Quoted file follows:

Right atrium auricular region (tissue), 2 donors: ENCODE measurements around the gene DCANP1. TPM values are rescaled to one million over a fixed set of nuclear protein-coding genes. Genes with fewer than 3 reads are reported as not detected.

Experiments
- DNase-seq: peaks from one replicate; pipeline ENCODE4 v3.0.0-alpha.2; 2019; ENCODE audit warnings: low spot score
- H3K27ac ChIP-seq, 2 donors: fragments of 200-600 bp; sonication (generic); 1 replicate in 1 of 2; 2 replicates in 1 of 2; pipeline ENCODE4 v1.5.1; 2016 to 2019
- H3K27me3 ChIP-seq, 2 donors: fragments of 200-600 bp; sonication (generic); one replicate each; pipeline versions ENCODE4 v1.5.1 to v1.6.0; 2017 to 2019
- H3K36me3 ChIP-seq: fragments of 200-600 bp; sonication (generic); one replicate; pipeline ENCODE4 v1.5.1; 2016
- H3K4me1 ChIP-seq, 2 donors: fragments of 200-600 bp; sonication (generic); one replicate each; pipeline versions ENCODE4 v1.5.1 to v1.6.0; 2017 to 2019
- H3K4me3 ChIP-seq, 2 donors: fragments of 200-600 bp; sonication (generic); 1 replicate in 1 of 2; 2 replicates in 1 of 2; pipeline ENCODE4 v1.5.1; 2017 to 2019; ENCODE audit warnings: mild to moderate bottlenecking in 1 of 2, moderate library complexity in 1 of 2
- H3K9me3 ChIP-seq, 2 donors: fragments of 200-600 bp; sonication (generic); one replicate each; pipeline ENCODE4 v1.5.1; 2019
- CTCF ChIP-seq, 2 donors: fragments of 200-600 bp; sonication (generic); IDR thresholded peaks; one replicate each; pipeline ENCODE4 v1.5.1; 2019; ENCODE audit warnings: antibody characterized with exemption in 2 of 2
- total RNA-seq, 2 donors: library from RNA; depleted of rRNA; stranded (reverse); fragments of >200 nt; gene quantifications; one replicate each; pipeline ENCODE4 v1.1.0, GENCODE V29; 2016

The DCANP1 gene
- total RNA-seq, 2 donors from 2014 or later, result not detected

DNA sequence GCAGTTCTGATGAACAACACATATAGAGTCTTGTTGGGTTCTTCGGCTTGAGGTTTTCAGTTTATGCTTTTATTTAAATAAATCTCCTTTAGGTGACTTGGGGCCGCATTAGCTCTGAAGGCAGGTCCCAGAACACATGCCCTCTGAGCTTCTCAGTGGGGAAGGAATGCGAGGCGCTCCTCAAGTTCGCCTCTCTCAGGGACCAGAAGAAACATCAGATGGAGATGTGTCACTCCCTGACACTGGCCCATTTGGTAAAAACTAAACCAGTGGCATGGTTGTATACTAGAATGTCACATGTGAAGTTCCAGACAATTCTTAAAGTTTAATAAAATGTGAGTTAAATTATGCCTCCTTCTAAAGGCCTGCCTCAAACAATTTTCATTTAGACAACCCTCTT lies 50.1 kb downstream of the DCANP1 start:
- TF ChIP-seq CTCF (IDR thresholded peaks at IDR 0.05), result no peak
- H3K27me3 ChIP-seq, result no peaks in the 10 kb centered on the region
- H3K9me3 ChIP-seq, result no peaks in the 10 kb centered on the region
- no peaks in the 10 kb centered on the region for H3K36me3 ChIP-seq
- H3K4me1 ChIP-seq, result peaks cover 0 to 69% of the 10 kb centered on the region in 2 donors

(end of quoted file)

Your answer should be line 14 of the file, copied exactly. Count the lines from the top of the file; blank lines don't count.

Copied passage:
DNA sequence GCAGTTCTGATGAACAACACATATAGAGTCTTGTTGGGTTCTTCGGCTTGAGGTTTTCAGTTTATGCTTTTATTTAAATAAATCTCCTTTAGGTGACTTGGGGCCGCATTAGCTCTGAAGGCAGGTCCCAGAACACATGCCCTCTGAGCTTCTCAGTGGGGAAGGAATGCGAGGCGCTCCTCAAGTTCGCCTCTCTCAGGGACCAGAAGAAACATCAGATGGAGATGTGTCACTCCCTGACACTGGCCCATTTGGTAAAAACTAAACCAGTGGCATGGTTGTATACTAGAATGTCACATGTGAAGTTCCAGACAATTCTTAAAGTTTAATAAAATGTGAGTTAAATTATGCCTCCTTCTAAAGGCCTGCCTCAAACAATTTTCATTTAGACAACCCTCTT lies 50.1 kb downstream of the DCANP1 start: